A taste of Kingston in southwest Winston-Salem


It might’ve been a Monday night in a relatively empty shopping center, but at peak dinner hour the line to order at Irie Rhythms remained steady.

The Winston-Salem Jamaican restaurant is one of three in the city, but it is more directly comparable to Da Reggae Café in Greensboro. Like Uncle Desi’s, a tasty Jamaican spot with a great curry fish near Wake Forest University on the city’s north side, Irie Rhythms is primarily a take-out joint. But the configuration of the seating at Irie is more inviting for people to eat in — at Uncle Desi’s, customers often linger by the counter instead of walking into the adjacent, empty dining area.

And the dine-in orders don’t show up in a Styrofoam takeout box at Irie, making it feel more like a restaurant even though it doesn’t offer table service the way Yeh Mon Caribbean restaurant in Winston-Salem does.

In some respects the menu at Irie Rhythms is somewhat standard — there’s oxtail, a curry chicken that might take a while to prepare, a hefty and spicy jerk chicken plate that’s worth the trip alone. But Irie also pushes beyond the predictable, offering a well-paired tilapia dish with a sort of mango salsa on top. There’s a good chance that the chicken salad sandwich is good, but please don’t attempt to find out.

Instead order something more interesting like the ginger pork chops or the ackee and salt fish, Jamaica’s national dish that features a fruit originally from West Africa.

At the very least, if you want to keep the cost down and want something more basic, try the baked chicken or BBQ jerk pork sandwich, or show up for one of the daily lunch specials.

Irie Rhythms also provides a decent vegetarian menu, not counting the several seafood-based options, and lists a vegetarian section with choices such as the veggie delight and veggie rundown. It might be more satisfying to piece together a few meatless sides, including callaloo — think Caribbean collards — rice and peas, fried plantains or seasonal vegetables.

There are also a couple options from this part of the world, including the mac & cheese, but with flavorful and decidedly scarcer items like escovitch fish, why would you?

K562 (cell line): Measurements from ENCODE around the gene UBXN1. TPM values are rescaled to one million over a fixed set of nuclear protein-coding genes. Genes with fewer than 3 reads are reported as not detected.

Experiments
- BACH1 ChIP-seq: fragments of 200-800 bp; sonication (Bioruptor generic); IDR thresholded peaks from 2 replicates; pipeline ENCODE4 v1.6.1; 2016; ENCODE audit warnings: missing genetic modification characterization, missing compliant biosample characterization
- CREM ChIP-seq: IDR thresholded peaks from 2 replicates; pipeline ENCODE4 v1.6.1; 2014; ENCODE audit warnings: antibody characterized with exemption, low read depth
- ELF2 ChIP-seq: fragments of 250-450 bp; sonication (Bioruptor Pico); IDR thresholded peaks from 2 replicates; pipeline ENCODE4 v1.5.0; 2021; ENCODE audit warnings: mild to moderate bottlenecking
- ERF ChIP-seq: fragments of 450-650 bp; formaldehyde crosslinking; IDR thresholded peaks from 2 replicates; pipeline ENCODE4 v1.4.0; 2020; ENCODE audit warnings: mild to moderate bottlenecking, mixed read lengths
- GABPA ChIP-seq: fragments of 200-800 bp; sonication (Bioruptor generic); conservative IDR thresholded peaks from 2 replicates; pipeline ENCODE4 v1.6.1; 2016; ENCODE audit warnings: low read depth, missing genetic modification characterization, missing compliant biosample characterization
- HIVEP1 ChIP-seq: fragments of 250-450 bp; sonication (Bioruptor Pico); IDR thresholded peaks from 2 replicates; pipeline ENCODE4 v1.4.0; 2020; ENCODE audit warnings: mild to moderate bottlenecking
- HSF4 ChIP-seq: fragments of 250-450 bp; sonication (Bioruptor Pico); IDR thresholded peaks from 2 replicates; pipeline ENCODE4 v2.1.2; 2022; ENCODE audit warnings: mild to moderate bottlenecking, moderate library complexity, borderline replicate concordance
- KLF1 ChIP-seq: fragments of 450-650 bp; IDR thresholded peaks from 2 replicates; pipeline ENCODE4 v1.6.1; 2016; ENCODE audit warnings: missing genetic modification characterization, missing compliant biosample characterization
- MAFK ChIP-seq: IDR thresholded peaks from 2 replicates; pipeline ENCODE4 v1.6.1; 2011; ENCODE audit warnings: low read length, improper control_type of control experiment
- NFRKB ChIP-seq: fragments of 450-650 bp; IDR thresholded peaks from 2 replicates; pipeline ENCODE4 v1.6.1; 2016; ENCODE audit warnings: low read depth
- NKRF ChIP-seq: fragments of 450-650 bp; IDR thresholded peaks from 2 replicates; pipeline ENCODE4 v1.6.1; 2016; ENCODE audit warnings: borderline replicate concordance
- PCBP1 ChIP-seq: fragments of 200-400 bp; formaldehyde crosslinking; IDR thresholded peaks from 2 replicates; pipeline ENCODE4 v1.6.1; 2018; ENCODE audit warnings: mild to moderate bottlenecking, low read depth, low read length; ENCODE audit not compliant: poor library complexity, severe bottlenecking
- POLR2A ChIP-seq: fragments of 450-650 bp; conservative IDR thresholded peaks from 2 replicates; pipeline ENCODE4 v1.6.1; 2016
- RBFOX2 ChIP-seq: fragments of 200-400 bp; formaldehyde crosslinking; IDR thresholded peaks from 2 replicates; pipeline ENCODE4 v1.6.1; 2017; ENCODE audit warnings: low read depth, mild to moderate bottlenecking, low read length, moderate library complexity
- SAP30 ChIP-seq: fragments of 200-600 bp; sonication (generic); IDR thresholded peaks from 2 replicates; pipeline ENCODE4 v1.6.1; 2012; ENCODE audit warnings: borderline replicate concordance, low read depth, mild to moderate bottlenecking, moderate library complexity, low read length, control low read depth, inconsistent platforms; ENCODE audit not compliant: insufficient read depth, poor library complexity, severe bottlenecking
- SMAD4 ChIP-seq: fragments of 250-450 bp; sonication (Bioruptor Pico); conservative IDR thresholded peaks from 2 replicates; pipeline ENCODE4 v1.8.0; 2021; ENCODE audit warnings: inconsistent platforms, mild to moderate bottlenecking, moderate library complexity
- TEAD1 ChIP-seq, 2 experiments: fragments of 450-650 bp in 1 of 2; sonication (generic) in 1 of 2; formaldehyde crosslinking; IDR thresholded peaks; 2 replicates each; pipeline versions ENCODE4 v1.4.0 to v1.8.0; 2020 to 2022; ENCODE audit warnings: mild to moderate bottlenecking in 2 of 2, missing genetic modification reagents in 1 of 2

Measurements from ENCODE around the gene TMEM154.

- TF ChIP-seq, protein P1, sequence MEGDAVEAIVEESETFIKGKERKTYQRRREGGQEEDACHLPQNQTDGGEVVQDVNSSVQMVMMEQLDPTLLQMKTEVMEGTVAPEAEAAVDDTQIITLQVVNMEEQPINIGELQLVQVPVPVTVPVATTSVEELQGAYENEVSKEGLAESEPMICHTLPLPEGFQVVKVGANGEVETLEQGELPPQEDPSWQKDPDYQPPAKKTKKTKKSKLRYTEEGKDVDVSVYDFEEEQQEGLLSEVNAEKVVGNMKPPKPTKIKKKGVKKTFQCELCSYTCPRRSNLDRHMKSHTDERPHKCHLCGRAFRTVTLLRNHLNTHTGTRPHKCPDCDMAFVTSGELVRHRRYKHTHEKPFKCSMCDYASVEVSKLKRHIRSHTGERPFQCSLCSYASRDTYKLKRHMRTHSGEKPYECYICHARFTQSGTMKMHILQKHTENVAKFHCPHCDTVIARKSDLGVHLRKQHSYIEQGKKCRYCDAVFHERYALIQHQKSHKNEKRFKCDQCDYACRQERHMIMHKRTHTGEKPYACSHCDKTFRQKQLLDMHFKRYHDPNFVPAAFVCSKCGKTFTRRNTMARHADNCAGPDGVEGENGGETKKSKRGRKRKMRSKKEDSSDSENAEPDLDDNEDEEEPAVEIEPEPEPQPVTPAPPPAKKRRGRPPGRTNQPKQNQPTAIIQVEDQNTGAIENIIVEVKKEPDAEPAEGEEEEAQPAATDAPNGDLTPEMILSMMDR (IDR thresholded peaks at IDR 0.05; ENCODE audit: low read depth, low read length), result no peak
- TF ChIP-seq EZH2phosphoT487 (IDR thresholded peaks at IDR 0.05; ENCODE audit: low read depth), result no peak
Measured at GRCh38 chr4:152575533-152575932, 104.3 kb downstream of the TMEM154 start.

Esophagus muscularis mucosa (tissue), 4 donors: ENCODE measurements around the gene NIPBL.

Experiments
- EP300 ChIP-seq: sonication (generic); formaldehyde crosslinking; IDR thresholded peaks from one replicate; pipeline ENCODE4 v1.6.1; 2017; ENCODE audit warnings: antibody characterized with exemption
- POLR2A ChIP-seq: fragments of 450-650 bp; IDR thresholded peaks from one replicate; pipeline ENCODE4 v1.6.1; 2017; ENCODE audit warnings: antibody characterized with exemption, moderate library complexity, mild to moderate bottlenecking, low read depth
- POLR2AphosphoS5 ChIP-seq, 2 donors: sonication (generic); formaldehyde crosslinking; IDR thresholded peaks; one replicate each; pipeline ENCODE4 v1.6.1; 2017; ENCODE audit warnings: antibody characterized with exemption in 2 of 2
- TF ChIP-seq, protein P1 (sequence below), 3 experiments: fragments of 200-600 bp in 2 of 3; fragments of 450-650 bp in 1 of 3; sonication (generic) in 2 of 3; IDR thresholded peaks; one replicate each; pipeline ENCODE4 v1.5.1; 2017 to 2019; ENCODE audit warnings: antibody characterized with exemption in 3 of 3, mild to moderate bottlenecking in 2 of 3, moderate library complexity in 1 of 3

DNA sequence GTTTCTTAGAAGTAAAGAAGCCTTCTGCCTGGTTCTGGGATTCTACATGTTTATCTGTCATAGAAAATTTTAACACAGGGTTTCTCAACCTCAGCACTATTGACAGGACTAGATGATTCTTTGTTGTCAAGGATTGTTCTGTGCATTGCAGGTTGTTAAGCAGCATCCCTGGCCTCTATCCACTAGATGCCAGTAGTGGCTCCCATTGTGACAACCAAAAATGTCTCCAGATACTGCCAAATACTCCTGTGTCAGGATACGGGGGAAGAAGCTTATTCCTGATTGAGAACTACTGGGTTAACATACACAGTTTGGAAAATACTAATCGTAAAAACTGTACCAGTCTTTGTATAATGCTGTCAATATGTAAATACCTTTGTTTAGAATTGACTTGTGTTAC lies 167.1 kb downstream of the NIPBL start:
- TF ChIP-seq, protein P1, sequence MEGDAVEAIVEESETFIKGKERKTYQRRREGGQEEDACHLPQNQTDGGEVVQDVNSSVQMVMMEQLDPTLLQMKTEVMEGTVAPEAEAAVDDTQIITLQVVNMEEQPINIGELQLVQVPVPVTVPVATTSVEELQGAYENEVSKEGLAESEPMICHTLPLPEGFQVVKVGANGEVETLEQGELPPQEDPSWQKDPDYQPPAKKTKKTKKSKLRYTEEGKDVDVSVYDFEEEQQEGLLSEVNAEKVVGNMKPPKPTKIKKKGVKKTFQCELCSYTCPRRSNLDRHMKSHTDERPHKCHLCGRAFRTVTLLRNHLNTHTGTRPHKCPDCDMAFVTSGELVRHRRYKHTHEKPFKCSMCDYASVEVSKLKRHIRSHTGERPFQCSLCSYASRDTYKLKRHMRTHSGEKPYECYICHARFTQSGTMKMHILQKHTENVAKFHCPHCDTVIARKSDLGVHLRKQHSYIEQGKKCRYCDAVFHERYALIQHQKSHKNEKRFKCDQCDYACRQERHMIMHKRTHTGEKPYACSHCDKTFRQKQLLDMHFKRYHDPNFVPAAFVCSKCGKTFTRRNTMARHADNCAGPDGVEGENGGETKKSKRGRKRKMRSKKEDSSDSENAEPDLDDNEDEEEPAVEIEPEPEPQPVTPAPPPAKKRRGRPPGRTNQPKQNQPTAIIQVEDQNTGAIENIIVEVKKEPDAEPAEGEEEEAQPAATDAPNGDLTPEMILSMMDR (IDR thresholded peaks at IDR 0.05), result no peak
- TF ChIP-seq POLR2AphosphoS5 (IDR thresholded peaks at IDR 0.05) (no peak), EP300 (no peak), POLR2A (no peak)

Tilapia with mango
Tilapia with mango

Located next to Earshot Records not far from Hanes Mall, Irie occupies what once was a Quiznos storefront, my friend Andrew told me as we waited to order. He’d come in sometimes when he worked a job nearby, and though he knew about Irie Rhythms, he hadn’t been in before yet either.

We gave our dishes — him the tilapia and me the jerk chicken after the cashier warned the curry chicken would take a while — favorable or even glowing reviews, and endorsed each other’s meals after swapping bites. But even after a bit of a wait for the food to arrive, neither of us were able to finish our whole plates, eating to our heart’s content but stopping short of membership in the Clean Plate Club.

Irie Rhythms feels newer than Winston-Salem’s other Jamaican restaurants, though it’s been around for a couple of years. Blame it on the credit card reader that can accommodate those new chips or the walls that look freshly painted. That helps its appeal, as does the more inviting seating and the fact that you won’t feel like you’re intruding, as I almost did when a friend and I were the lone lunch patrons at Yeh Mon once. But more important are the well-seasoned, piquant dishes that rival Uncle Desi’s. And given the flow of customers on a Monday evening, Andrew and I aren’t the only ones who think so.

Visit Irie Rhythms at 3252 Silas Creek Pkwy (W-S) or at irierhythms.com.